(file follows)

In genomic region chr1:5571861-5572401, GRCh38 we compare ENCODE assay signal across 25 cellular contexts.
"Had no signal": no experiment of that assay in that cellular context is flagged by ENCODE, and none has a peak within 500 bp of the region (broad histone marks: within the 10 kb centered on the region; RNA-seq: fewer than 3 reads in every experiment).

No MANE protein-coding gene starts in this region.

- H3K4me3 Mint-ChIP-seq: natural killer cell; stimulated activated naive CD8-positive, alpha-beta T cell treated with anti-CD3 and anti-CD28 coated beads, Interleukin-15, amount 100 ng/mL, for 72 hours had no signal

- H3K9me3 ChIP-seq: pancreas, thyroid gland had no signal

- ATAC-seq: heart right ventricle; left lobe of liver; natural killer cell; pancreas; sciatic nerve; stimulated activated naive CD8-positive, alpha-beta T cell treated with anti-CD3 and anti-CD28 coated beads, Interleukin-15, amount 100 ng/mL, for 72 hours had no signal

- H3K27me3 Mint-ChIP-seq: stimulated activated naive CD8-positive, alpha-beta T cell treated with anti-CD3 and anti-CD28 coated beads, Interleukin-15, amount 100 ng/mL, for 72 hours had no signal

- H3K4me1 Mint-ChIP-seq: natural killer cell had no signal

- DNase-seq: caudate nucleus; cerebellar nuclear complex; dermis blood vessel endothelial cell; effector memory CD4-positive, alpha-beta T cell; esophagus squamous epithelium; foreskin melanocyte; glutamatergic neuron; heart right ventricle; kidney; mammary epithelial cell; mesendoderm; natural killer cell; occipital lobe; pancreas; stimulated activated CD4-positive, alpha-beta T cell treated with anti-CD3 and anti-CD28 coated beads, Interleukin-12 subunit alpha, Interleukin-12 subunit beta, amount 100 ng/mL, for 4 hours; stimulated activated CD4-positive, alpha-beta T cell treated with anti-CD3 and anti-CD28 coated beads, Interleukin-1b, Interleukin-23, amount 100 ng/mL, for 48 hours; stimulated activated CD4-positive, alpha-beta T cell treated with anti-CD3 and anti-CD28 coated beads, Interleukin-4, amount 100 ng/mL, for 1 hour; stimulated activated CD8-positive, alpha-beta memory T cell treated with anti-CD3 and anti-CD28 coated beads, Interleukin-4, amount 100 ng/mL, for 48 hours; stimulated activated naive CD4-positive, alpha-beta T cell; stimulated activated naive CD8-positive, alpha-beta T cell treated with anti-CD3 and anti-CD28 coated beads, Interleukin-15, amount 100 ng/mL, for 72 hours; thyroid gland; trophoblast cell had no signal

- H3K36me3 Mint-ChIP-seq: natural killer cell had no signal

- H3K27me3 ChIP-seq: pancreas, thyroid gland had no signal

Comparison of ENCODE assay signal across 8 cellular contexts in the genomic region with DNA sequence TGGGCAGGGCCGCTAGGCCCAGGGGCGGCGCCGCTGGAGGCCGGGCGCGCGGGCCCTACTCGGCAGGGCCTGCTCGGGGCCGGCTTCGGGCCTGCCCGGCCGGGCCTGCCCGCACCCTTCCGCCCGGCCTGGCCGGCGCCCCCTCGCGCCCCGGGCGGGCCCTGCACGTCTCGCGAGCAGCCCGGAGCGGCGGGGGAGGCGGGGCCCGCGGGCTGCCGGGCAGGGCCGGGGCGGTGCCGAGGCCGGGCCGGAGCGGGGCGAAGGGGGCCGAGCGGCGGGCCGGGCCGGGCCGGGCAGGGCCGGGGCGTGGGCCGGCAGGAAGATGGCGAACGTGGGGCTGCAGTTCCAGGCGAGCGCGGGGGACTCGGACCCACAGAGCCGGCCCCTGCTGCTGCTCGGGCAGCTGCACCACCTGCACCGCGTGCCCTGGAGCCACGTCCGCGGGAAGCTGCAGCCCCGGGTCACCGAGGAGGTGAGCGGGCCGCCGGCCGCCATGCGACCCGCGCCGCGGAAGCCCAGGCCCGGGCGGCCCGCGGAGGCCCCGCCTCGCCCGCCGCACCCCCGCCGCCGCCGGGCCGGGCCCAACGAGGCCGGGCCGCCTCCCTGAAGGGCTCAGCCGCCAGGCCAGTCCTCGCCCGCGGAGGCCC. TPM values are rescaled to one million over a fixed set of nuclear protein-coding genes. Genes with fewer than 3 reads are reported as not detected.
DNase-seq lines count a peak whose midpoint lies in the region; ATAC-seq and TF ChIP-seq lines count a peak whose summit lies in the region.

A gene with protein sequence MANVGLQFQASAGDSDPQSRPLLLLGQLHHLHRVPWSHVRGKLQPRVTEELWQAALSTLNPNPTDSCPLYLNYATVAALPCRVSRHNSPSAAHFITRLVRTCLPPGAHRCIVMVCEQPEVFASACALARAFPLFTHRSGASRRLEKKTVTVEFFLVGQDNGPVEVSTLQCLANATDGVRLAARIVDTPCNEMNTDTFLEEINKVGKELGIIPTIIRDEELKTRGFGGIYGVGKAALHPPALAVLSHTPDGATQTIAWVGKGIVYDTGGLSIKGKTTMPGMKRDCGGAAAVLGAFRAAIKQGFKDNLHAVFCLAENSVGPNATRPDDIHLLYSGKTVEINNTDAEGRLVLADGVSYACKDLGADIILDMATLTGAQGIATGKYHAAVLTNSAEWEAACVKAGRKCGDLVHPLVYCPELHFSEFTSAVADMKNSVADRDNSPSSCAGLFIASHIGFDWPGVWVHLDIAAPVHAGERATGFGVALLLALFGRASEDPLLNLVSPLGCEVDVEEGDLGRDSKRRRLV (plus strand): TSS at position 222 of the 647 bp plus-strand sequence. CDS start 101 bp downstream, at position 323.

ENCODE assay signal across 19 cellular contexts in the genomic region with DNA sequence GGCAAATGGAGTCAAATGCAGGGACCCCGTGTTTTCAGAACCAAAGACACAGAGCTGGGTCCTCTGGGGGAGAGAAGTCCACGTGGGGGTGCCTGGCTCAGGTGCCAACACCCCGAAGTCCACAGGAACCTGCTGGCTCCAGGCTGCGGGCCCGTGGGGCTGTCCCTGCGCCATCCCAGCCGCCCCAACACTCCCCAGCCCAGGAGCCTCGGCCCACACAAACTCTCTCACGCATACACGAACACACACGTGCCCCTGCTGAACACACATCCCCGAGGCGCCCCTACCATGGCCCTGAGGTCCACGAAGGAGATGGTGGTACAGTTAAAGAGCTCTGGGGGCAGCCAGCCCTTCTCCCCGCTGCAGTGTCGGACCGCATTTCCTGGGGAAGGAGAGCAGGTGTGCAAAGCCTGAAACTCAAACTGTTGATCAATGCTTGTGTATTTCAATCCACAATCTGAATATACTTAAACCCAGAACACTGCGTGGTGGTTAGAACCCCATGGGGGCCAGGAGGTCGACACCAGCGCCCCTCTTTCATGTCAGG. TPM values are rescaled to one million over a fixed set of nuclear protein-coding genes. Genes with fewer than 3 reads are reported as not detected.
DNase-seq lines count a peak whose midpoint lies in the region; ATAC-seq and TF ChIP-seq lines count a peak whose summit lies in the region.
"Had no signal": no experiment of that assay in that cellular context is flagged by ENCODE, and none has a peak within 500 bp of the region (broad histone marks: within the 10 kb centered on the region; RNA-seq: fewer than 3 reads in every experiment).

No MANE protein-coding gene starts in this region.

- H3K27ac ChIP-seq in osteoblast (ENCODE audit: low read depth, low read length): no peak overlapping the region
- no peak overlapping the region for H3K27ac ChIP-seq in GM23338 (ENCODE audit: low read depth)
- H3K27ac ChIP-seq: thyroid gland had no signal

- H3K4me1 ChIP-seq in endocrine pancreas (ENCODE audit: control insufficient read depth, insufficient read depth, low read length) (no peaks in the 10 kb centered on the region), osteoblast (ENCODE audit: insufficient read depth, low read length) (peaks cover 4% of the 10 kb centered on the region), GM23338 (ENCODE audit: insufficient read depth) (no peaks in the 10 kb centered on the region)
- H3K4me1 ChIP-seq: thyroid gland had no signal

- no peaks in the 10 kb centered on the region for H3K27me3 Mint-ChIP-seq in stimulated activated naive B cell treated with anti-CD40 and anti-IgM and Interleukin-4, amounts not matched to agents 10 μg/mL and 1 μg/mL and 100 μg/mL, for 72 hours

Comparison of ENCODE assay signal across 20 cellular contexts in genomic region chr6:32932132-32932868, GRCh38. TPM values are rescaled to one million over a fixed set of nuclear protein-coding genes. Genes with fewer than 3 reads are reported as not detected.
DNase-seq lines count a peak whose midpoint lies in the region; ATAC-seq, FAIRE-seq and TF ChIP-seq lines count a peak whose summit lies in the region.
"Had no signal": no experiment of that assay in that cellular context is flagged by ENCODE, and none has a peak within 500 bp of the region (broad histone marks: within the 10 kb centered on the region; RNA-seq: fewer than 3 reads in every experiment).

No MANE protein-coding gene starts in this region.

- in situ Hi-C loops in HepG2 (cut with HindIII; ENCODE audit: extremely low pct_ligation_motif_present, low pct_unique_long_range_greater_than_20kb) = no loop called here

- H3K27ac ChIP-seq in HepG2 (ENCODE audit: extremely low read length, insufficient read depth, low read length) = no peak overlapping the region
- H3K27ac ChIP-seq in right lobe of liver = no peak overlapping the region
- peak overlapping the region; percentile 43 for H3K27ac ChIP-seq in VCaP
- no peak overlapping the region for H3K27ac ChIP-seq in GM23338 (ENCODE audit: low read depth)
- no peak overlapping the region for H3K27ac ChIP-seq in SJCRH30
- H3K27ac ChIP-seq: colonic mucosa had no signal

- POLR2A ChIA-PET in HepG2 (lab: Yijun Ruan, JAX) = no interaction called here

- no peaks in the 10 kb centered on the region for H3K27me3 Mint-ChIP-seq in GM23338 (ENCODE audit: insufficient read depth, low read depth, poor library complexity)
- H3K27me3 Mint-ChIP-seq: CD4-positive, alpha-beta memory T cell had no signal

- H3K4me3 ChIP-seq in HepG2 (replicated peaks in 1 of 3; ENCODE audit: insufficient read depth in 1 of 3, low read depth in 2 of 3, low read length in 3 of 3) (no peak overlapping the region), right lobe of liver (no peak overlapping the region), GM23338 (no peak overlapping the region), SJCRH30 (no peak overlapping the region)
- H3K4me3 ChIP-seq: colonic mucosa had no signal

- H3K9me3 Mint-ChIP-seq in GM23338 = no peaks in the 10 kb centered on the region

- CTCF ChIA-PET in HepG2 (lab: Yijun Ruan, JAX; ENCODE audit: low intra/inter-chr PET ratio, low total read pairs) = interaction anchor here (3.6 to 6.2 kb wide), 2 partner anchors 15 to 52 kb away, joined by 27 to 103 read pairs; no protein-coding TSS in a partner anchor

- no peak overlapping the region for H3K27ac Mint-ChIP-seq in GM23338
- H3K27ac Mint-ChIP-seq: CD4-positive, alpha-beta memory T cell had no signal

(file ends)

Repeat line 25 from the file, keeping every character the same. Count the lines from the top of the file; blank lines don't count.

Comparison of ENCODE assay signal across 20 cellular contexts in genomic region chr6:32932132-32932868, GRCh38. TPM values are rescaled to one million over a fixed set of nuclear protein-coding genes. Genes with fewer than 3 reads are reported as not detected.